The Bosnian Family (BOSFAM) was established in 1994 in the town of Tuzla at the height of the Bosnian War with a mission to help all women refugees in eastern Bosnia, regardless of their ethnicity. The driving force behind BOSFAM, Beba Hadzic, had served as principal of the Srebrenica Primary School until she was forced to flee Srebrenica by Bosnian Serbs during the early stages of the war in 1992.
A year after BOSFAM’s creation, in July 1995, the organization was inundated by requests from desperate women who had been expelled from Srebrenica and lost their menfolk in the notorious massacre. Under Beba’s leadership, BOSFAM was to spend most of the next nineteen years helping survivors to rebury their dead, regain their homes in Srebrenica, and earn an income – all the while providing a safe space at two centers in Tuzla and Srebrenica.
Remembering Alem: Alem Paric was the beloved nephew of BOSFAM founder Beba Hadzic and one of more than 8,372 Muslims murdered at Srebrenica. Alem’s remains were reburied on July 11 2012. BOSFAM weavers have made 15 memorial quilts that carry the names of massacre victims, including Alem. For the quilts and profiles, click here.
BOSFAM has always been closely associated with the massacre, and one of its main goals has always been to make sure that this terrible event is never forgotten. But it has also stayed focused on helping its core members, and they have responded by remaining fiercely loyal to Beba. They are particularly proud of BOSFAM’s multi-ethnic character.
These pages tell the story of BOSFAM’s evolution from a group of friends to international advocate. They also describe the close partnership between BOSFAM and AP. Both partners helped to define the other’s advocacy through these years. Starting in 2000, AP tested out several advocacy with BOSFAM – news bulletins, peace fellowships and advocacy quilting. On a personal level, our staff and volunteers were inspired by these brave but wounded women. AP in turn has provided BOSFAM with an international platform and a dozen compassionate young women (Peace Fellows) to help BOSFAM members through the grim months of July.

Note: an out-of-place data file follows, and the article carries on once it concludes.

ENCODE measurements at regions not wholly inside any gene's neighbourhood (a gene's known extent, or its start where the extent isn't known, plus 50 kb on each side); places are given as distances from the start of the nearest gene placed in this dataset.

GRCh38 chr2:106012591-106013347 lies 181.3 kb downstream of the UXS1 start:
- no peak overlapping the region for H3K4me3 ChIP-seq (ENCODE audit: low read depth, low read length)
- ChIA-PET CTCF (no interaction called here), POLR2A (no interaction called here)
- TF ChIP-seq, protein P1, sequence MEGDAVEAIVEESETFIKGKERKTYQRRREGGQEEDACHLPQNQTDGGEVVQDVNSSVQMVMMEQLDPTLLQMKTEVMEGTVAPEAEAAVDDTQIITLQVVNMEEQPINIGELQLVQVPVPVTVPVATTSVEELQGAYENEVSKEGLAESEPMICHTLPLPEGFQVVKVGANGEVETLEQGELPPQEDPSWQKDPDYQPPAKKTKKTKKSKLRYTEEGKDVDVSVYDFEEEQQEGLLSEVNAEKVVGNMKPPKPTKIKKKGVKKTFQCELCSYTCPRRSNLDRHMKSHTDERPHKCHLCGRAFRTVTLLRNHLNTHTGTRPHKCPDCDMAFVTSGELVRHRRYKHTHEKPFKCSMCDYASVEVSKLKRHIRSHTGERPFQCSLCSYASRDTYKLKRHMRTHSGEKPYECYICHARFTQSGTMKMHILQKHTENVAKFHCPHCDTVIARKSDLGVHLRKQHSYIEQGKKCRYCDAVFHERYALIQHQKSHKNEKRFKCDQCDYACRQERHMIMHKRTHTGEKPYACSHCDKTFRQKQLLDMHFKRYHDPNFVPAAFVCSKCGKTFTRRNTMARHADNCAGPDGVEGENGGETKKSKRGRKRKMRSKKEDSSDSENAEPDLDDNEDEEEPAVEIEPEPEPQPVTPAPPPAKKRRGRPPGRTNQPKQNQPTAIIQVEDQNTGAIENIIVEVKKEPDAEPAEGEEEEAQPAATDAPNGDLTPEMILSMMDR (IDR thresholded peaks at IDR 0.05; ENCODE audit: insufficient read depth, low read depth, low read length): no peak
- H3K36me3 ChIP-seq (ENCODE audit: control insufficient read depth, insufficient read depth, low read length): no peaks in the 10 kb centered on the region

BOSFAM is less ambitious today that it once was. Most members have come to terms with their loss. But BOSFAM continues to offer them a place to meet and weave, and AP also does what it can to help by selling greeting cards and carpets. Beba Hadzic remains a role model for our Peace Fellows – and one of AP’s most resilient and inspiring partners.
The Struggle to Remember: Like many refugees, the Srebrenica survivors were expelled with little but the clothes on their back and given no time to collect mementoes of their former life. This photo shows Redžep Bektić and Mevludin Smajić with Beba Hadzic, the founder of BOSFAM while the three were teaching at the Srebrenica primary school. Redzep and Mevludin were among those killed in the massacre. The photo is one of Beba’s most treasured possessions.
BOSFAM’s agenda was changed forever by the 1995 Srebrenica massacre, which was itself the culmination of a long and bloody war. This page describes the build-up to the massacre, and its impact on the people and region.
The federation of Yugoslavia began to disintegrate in 1991, when two of the country’s five republics – Croatia and Slovenia – voted to secede. This placed Bosnia in an impossible position. Those Bosnians who were of Croat and Muslim origin sought to follow Croatia and Slovenia and declare independence. But Bosnia’s Serbs, who comprised a third of the population, wanted the opposite – to unite with Serbs from other Yugoslav republics to form an ethnically pure Greater Serbia. This ethnic tension had already torn Croatia apart in 1991. It posed a greater threat to Bosnia, which was more ethnically integrated.
Captured Muslim men, Srebrenica.